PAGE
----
The HEAAT Foundation fights human trafficking in South Jersey

By Holly Austin Smith — From her column Speaking Out in the Washington Times Communities


ATLANTIC CITY, NJ, September 9, 2013 — The HEAAT Foundation is committed to the support and advocacy of victims and survivors of commercial sexual exploitation, forced labor, and domestic servitude. HEAAT, which stands for Helping to Educate and Advocate Against Trafficking, is based in Atlantic County, New Jersey and serves all of southern New Jersey.

President and CEO Tina Minnis earned her Master of Education in Guidance and Counseling from the College of New Jersey. After more than 35 years of state service, Ms. Minnis retired from the New Jersey Division of Youth and Family Services; at which time, she was the manager of the Atlantic East Local Office in Atlantic City. Ms. Minnis is an active member of the Anti-Trafficking Task Force of Atlantic County (ATTAC) and the New Jersey Human Trafficking Task Force. In the following interview, Ms. Minnis shares the story and mission of HEAAT.

Holly Smith: Ms. Minnis, what inspired the creation of HEAAT?

Tina Minnis: This private non-profit organization is an extension of the Anti-Trafficking Task Force of Atlantic County (ATTAC), which has been in existence since 2005. ATTAC was spearheaded and mobilized by the US Department of Justice’s Office of Justice Programs, which identified Atlantic City as a high-risk location for the presence of both sex and labor trafficking in the State of New Jersey.

H.S.: Can you tell us about HEAAT’s board members?

T.M.: Our Board of Trustees includes:

Vice-President/Treasurer: Brandy Smith holds a Master’s Degree in Social Work (MSW) from Fordham University with a specialization in Children and Their Families and a Concentration in Child Welfare, and is licensed by the State of New Jersey. She specializes in at-risk youth and child welfare issues. Ms. Smith has been working with at-risk youth since 1998 and is an active member of ATTAC.

Founding Board Member: Joni Whelan is a Licensed Clinical Alcohol & Drug Counselor and Certified Social Worker. Ms. Whelan began the first program in the State of New Jersey for Children of Substance Abusers. She has been awarded the NJ Child Abuse Prevention Award, the Skippy Award for her lifetime of work in the Addiction Field, and the Addiction Pioneer Award from Rowan University for her pioneering work in all areas of substance abuse treatment, prevention, and education, among other achievements.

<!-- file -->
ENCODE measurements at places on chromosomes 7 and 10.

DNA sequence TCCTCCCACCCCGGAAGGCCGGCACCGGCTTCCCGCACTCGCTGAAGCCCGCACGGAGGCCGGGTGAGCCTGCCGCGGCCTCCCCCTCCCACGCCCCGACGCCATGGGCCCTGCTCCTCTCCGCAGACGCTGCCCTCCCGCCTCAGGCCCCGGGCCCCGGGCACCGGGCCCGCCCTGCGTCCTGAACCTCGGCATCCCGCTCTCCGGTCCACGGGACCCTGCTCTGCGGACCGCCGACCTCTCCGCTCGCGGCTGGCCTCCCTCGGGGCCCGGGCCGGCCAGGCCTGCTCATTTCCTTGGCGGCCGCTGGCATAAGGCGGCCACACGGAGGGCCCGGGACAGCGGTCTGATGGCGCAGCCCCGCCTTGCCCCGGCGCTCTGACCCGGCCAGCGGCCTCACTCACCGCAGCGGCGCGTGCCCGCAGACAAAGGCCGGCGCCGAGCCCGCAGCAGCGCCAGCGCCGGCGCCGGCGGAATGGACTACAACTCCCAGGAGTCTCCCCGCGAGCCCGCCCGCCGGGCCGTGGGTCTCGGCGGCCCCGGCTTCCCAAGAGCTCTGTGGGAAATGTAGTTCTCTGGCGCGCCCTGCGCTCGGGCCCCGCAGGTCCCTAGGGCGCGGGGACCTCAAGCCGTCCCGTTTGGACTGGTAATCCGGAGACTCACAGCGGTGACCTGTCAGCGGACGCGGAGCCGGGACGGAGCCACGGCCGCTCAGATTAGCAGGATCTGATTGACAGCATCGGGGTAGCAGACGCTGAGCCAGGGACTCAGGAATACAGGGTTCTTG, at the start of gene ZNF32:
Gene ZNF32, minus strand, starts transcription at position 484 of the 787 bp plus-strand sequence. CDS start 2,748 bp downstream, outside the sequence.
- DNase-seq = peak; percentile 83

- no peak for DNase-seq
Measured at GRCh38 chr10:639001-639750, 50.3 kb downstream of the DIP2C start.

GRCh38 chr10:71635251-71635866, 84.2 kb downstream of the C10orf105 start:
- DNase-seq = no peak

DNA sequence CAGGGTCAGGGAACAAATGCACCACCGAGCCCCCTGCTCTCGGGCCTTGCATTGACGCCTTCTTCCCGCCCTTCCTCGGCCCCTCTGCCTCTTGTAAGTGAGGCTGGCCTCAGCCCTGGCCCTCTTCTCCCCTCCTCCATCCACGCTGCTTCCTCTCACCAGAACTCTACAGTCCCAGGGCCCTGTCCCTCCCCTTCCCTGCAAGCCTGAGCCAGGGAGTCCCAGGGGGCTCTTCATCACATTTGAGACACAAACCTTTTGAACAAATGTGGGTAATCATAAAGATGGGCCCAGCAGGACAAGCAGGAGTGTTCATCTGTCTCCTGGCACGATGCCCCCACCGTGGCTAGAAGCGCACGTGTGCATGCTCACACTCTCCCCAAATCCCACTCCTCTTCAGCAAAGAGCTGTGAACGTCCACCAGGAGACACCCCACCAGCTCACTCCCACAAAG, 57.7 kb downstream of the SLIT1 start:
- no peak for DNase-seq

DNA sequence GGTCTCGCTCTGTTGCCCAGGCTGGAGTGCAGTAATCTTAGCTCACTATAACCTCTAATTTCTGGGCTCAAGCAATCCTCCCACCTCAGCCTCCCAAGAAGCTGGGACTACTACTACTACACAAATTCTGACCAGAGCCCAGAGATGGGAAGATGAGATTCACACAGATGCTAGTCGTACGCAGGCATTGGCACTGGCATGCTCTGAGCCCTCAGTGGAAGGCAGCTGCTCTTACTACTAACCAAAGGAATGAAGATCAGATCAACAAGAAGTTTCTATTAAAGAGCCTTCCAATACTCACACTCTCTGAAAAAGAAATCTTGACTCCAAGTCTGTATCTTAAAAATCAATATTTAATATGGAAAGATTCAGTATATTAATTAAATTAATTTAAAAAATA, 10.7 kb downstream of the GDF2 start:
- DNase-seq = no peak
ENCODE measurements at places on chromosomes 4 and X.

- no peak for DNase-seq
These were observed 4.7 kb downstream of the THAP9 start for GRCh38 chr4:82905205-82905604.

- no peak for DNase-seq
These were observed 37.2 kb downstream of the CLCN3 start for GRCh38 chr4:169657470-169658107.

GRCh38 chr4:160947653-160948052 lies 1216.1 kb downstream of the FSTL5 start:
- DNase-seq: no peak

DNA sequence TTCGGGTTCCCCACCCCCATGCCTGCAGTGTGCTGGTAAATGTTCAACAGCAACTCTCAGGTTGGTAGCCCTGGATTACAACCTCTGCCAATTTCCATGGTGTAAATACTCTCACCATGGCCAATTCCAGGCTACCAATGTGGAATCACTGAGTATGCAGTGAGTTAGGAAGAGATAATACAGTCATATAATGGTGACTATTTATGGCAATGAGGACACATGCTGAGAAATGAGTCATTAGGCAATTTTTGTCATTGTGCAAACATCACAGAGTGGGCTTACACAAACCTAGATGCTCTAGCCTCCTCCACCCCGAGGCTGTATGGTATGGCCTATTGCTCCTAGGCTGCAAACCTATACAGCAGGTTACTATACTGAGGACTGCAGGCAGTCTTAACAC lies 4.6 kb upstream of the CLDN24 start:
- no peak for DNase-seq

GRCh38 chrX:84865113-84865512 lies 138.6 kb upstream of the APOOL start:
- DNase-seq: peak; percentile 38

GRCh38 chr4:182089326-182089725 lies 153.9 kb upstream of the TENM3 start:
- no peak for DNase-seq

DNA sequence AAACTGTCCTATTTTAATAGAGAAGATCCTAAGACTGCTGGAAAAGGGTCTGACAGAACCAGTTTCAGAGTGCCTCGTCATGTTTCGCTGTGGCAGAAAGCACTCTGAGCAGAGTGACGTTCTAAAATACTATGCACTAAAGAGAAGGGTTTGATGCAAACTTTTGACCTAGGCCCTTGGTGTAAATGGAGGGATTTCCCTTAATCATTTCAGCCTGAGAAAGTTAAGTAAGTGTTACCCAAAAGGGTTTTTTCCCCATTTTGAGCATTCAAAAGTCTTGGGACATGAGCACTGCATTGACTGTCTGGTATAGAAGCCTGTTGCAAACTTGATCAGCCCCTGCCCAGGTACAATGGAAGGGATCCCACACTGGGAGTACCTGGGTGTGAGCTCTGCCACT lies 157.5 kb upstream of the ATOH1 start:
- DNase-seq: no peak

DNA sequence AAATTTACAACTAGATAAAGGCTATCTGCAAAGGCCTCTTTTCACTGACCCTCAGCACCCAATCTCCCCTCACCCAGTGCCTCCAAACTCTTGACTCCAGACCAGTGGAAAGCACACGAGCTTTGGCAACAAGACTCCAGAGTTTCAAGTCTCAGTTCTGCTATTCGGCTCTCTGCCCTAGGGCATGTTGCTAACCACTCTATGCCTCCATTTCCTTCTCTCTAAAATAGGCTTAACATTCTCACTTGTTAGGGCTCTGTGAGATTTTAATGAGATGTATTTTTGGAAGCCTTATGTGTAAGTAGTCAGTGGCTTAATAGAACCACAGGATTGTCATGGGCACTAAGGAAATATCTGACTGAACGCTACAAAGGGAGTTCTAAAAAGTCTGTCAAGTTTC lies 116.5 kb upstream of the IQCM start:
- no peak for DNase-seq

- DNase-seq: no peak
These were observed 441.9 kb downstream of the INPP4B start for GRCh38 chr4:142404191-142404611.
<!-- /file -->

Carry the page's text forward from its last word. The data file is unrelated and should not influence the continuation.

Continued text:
Secretary: Doreen DeFeo-Gilroy holds a Master of Arts in Child Advocacy from Montclair State University. She has experience working with at-risk youth and understands their need for protection and permanency. Ms. DeFeo-Gilroy was inducted into the Kappa Delta Pi Honor Society while earning her Bachelor of Arts in Special Education.

H.S.:  Ms. Minnis, please tell us about HEAAT’s mission.

T.M.: Our mission is to build a community-coordinated response that will combat the perpetrators of this form of modern-day slavery; and to prevent all forms of human trafficking by raising awareness, educating, and empowering the community to take a proactive stance against these crimes. While the majority of our effort continues to be awareness, advocacy, and education; we are committed to improving and adding to the minimal resources available.

H.S.: What services are you currently offering to victims and victim advocates?

T.M.: We are providing basic and emergency needs to survivors, as well as addiction services through trained volunteers in addiction facilities.  Empowerment and support groups are provided in correctional facilities where women also receive resource directories and information for when they leave the facilities.  HEAAT also assisted and helped to plan and carry out a campaign to pass the “Human Trafficking Prevention, Protection, and Treatment Act of 2013” in New Jersey that included provisions to protect commercially sexually exploited children.

HEAAT serves as a resource directory and first response for law enforcement and victim specialists when needed. HEAAT collaborates with statewide goals and other anti-human trafficking agencies across New Jersey; and we work very hard to collaborate with law enforcement and maintain positive relationships with those entities.  Key law enforcement officials have access to HEAAT members 24-7 and are aware how to get in touch.  Local law enforcement officers have also been trained to call the child abuse hotline in New Jersey and those staff are currently being trained on how to respond.